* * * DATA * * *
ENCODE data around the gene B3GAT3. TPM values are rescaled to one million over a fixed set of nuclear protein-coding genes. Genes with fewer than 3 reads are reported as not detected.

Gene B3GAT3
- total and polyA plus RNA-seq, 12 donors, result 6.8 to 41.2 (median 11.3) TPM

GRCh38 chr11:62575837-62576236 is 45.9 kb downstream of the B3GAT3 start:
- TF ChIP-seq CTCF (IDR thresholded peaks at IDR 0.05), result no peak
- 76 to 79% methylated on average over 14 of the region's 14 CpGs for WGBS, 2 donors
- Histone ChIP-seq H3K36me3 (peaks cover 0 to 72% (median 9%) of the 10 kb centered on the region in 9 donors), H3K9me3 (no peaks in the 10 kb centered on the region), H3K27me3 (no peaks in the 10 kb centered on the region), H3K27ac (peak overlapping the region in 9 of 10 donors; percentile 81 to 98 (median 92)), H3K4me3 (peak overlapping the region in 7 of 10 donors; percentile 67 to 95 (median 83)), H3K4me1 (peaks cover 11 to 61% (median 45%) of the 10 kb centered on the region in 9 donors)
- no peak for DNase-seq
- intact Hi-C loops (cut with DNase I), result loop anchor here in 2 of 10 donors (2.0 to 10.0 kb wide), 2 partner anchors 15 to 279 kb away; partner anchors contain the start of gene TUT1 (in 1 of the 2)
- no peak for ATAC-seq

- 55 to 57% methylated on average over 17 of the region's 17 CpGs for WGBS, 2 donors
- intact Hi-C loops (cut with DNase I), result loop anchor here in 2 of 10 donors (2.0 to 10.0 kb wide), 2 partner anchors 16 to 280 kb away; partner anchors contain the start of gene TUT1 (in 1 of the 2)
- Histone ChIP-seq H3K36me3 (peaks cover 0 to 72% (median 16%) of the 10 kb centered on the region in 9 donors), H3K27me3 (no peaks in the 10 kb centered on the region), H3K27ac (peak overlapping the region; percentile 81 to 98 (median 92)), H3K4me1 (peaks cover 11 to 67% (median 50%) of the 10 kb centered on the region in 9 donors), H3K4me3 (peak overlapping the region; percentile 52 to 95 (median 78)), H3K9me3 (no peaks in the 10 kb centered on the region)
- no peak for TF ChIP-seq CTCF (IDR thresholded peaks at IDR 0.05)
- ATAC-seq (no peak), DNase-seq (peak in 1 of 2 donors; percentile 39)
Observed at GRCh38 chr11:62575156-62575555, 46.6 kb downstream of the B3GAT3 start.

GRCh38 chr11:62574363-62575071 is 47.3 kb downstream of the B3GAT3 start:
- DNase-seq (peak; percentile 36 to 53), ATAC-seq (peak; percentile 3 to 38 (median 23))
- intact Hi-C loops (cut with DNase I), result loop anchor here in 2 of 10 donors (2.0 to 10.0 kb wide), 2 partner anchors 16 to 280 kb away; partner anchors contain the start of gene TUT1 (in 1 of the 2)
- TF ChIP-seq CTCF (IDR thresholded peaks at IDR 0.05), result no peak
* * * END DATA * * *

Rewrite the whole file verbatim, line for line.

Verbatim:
ENCODE data around the gene B3GAT3. TPM values are rescaled to one million over a fixed set of nuclear protein-coding genes. Genes with fewer than 3 reads are reported as not detected.

Gene B3GAT3
- total and polyA plus RNA-seq, 12 donors, result 6.8 to 41.2 (median 11.3) TPM

GRCh38 chr11:62575837-62576236 is 45.9 kb downstream of the B3GAT3 start:
- TF ChIP-seq CTCF (IDR thresholded peaks at IDR 0.05), result no peak
- 76 to 79% methylated on average over 14 of the region's 14 CpGs for WGBS, 2 donors
- Histone ChIP-seq H3K36me3 (peaks cover 0 to 72% (median 9%) of the 10 kb centered on the region in 9 donors), H3K9me3 (no peaks in the 10 kb centered on the region), H3K27me3 (no peaks in the 10 kb centered on the region), H3K27ac (peak overlapping the region in 9 of 10 donors; percentile 81 to 98 (median 92)), H3K4me3 (peak overlapping the region in 7 of 10 donors; percentile 67 to 95 (median 83)), H3K4me1 (peaks cover 11 to 61% (median 45%) of the 10 kb centered on the region in 9 donors)
- no peak for DNase-seq
- intact Hi-C loops (cut with DNase I), result loop anchor here in 2 of 10 donors (2.0 to 10.0 kb wide), 2 partner anchors 15 to 279 kb away; partner anchors contain the start of gene TUT1 (in 1 of the 2)
- no peak for ATAC-seq

- 55 to 57% methylated on average over 17 of the region's 17 CpGs for WGBS, 2 donors
- intact Hi-C loops (cut with DNase I), result loop anchor here in 2 of 10 donors (2.0 to 10.0 kb wide), 2 partner anchors 16 to 280 kb away; partner anchors contain the start of gene TUT1 (in 1 of the 2)
- Histone ChIP-seq H3K36me3 (peaks cover 0 to 72% (median 16%) of the 10 kb centered on the region in 9 donors), H3K27me3 (no peaks in the 10 kb centered on the region), H3K27ac (peak overlapping the region; percentile 81 to 98 (median 92)), H3K4me1 (peaks cover 11 to 67% (median 50%) of the 10 kb centered on the region in 9 donors), H3K4me3 (peak overlapping the region; percentile 52 to 95 (median 78)), H3K9me3 (no peaks in the 10 kb centered on the region)
- no peak for TF ChIP-seq CTCF (IDR thresholded peaks at IDR 0.05)
- ATAC-seq (no peak), DNase-seq (peak in 1 of 2 donors; percentile 39)
Observed at GRCh38 chr11:62575156-62575555, 46.6 kb downstream of the B3GAT3 start.

GRCh38 chr11:62574363-62575071 is 47.3 kb downstream of the B3GAT3 start:
- DNase-seq (peak; percentile 36 to 53), ATAC-seq (peak; percentile 3 to 38 (median 23))
- intact Hi-C loops (cut with DNase I), result loop anchor here in 2 of 10 donors (2.0 to 10.0 kb wide), 2 partner anchors 16 to 280 kb away; partner anchors contain the start of gene TUT1 (in 1 of the 2)
- TF ChIP-seq CTCF (IDR thresholded peaks at IDR 0.05), result no peak